Imidacloprid and spider mite fecundity: Is there a connection?
Adrianna Szczepaniec, email@example.com and Michael J. Raupp, firstname.lastname@example.org. University of Maryland, Dept. of Entomology, 4112 Plant Sciences Bldg, College Park, MD
Benefits of imidacloprid, a systemic neonicotinoid insecticide, have been offset by reports of secondary mite outbreaks on treated plants. One of the hypothesis erected to explain these outbreaks is hormoligosis, which is defined as increased fitness of an organism exposed to sublethal levels of a stress agent. In reported cases of hormoligosis, increases in fecundity have been the most frequently evaluated estimate of fitness. Previous studies linking spider mite fecundity and imidacloprid applications produced ambiguous results. In this study, we examined the reproductive response of boxwood spider mites, Eutetranychus buxi, elm spider mites, Tetranychus schoeni, and two-spotted spider mites, Tetranychus urticae, to imidacloprid. Excised branches or leaves of boxwoods and elms, and intact leaves of tomatoes were used in experiments. Daily fecundity of female spider mites of known age was recorded until their death. Results of experiments indicate a higher fecundity of females exposed to imidacloprid in plant tissues in all 3 plant systems. Fecundity of spider mites consuming treated plants increased by an average of 30%. We did not find any significant differences in longevity between the two treatments although there was a trend for mites to live longer when fed leaves treated with imidacloprid.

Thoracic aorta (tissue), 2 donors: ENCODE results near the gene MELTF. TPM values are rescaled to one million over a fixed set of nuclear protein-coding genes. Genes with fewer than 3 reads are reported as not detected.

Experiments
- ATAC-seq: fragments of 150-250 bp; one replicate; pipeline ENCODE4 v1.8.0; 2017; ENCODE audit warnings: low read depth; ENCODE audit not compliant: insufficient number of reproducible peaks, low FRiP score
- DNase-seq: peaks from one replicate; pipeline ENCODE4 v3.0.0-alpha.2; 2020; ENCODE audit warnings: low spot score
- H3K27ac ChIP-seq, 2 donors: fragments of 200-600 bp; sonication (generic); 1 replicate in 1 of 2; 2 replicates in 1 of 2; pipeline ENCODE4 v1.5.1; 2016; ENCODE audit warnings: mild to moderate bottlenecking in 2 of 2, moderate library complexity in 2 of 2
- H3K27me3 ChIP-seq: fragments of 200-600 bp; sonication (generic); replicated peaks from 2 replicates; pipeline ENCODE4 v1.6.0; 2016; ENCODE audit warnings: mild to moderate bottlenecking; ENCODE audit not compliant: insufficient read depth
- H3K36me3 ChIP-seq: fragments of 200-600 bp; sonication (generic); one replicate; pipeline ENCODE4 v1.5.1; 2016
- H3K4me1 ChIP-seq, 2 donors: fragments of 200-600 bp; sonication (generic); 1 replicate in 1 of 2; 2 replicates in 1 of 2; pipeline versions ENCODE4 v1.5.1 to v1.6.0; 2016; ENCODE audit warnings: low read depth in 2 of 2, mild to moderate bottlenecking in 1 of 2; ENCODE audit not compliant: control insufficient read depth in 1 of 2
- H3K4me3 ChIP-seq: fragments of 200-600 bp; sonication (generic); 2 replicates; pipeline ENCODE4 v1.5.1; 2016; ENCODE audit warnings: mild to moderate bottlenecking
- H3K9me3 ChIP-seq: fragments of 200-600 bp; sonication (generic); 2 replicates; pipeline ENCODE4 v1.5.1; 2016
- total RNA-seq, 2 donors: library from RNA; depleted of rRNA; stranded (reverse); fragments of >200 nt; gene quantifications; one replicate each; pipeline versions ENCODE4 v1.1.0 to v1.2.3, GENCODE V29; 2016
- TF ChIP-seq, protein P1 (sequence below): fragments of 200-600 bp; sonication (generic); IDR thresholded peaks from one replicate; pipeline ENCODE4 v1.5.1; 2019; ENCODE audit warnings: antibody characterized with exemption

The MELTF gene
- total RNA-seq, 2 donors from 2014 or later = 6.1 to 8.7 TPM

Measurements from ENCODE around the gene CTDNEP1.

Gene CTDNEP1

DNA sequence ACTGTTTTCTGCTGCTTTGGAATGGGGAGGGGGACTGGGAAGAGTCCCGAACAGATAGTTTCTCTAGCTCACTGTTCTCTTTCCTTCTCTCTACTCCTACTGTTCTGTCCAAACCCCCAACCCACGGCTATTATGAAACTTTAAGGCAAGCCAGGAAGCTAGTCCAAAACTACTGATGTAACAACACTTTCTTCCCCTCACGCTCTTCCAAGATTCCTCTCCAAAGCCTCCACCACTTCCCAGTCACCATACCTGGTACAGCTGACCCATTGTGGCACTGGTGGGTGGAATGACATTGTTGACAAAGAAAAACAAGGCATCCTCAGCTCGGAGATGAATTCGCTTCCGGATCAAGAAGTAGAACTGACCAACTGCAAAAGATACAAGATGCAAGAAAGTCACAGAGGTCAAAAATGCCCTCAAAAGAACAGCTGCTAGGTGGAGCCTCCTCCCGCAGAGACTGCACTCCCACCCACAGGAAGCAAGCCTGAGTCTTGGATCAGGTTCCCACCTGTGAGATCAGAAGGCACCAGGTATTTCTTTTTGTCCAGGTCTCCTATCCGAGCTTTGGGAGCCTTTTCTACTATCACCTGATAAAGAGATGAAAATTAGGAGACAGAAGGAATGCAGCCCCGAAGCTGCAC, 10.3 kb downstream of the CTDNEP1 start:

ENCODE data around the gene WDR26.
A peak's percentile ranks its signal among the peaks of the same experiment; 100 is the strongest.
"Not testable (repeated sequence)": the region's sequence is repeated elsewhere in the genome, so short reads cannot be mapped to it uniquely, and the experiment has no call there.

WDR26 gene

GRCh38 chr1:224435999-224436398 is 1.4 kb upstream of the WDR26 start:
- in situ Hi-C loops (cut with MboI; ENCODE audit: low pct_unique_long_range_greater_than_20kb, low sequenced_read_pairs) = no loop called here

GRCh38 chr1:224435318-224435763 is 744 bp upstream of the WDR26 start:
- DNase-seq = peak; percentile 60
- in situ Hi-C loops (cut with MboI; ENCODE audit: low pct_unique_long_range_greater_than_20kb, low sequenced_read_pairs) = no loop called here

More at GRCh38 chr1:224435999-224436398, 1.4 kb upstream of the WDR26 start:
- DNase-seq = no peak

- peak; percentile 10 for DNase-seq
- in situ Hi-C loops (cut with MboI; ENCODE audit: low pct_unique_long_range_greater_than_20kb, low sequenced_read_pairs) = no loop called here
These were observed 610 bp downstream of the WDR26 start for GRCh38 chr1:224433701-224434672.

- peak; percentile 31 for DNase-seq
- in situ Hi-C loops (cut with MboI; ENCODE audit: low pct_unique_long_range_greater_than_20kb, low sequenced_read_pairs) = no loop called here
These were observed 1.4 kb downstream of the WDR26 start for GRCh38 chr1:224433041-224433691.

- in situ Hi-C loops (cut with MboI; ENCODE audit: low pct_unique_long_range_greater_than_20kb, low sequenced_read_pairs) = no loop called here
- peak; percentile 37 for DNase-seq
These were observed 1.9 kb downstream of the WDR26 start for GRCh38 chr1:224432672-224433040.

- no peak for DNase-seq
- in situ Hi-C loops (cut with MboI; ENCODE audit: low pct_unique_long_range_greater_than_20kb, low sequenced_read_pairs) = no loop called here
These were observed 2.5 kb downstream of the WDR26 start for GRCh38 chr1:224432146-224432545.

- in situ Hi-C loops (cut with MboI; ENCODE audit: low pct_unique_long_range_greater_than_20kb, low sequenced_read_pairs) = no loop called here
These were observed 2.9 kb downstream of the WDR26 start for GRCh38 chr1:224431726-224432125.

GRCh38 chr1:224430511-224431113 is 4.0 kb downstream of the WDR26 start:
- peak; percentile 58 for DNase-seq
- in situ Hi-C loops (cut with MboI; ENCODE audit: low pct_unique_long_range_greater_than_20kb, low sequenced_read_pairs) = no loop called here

Species 1: Acari Tetranychidae Eutetranychusbuxi (boxwood spider mite) Species 2: Acari Tetranychidae Tetranychusurticae (two-spotted spider mite) Species 3: Acari Tetranychidae Tetranychusschoeni